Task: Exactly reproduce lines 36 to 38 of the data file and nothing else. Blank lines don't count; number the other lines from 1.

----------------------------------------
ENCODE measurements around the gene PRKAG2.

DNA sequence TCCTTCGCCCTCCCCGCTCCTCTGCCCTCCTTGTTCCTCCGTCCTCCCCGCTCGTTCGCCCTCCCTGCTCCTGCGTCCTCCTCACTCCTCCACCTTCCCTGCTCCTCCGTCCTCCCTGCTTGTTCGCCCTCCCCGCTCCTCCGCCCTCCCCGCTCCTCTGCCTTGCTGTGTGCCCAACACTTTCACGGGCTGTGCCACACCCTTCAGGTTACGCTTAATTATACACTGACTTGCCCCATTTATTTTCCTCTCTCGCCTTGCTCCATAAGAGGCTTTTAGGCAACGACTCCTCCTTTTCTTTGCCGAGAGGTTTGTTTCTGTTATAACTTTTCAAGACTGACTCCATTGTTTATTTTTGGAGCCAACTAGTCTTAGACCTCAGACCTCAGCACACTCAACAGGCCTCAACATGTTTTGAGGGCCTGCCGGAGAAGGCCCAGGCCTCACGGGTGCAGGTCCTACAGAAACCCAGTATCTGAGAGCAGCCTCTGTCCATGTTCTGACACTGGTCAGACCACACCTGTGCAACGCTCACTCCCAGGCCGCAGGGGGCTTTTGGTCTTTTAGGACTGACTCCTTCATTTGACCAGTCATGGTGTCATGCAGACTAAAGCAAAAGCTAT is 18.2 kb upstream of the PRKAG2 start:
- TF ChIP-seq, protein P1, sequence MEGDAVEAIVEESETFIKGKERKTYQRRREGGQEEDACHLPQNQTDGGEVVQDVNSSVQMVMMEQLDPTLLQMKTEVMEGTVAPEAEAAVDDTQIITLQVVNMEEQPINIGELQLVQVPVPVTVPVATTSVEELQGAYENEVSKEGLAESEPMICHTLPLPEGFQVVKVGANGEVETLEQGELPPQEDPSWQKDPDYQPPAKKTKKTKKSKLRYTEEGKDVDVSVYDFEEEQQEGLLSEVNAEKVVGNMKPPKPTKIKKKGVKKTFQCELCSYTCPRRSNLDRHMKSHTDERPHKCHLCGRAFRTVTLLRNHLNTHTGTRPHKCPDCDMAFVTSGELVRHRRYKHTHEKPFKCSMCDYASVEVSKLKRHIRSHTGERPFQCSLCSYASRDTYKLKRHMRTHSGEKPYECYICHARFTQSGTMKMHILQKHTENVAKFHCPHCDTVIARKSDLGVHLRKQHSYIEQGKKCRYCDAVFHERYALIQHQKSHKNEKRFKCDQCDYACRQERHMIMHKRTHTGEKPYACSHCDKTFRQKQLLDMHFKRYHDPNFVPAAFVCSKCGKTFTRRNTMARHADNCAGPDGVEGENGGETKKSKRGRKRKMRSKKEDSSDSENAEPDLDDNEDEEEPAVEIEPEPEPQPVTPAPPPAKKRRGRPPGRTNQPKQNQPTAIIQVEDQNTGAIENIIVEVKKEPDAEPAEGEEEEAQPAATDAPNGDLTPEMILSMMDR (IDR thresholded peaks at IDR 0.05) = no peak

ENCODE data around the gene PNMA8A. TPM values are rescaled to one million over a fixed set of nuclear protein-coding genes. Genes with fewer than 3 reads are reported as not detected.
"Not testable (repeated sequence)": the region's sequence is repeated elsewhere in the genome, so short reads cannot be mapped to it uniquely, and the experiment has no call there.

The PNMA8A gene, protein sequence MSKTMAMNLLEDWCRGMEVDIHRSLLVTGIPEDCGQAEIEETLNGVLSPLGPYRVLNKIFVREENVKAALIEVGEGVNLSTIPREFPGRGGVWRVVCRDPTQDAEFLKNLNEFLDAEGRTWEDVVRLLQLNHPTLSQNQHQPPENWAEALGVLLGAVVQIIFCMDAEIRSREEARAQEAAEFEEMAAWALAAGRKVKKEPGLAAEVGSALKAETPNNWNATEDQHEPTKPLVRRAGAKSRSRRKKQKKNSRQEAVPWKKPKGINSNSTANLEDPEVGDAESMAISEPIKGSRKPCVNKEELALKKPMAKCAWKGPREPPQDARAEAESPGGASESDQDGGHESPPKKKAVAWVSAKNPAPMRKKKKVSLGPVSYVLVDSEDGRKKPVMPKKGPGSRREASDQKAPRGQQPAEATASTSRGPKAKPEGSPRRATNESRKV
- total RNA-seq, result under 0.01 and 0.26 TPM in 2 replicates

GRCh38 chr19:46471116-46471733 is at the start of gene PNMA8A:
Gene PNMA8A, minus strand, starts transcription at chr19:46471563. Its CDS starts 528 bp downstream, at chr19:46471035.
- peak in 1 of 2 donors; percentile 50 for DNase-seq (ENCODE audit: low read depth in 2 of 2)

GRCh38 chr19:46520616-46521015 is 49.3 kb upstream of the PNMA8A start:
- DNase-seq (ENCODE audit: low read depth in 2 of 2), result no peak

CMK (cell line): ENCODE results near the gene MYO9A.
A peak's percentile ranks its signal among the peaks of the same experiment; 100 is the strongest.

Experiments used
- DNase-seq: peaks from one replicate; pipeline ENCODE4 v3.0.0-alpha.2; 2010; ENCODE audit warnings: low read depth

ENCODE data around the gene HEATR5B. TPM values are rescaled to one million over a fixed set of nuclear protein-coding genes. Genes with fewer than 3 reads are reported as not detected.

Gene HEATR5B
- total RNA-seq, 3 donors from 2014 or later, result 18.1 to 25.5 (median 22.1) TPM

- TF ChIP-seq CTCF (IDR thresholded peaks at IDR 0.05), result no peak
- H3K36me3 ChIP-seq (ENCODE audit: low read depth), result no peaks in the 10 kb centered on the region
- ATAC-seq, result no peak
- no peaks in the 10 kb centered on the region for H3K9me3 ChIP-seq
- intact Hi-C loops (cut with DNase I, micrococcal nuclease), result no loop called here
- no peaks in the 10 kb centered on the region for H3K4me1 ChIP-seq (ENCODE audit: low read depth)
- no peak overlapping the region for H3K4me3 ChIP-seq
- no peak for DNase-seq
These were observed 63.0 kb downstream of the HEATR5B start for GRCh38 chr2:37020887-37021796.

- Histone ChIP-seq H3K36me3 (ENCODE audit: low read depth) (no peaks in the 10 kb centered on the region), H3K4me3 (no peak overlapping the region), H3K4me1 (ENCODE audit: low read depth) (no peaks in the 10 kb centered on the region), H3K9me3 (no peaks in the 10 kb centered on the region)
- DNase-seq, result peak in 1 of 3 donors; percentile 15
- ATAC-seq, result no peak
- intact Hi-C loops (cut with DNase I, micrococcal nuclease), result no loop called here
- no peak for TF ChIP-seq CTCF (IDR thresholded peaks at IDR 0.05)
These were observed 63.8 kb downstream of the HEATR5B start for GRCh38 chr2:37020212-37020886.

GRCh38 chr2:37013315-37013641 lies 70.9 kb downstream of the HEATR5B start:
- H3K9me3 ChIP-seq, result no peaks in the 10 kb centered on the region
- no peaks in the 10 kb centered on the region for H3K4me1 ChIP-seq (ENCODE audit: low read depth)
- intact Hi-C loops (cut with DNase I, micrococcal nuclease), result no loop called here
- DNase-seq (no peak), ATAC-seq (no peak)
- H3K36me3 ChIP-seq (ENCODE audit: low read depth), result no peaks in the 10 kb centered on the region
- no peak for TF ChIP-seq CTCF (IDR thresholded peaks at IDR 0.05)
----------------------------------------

- H3K9me3 ChIP-seq, result no peaks in the 10 kb centered on the region
- no peaks in the 10 kb centered on the region for H3K4me1 ChIP-seq (ENCODE audit: low read depth)
- intact Hi-C loops (cut with DNase I, micrococcal nuclease), result no loop called here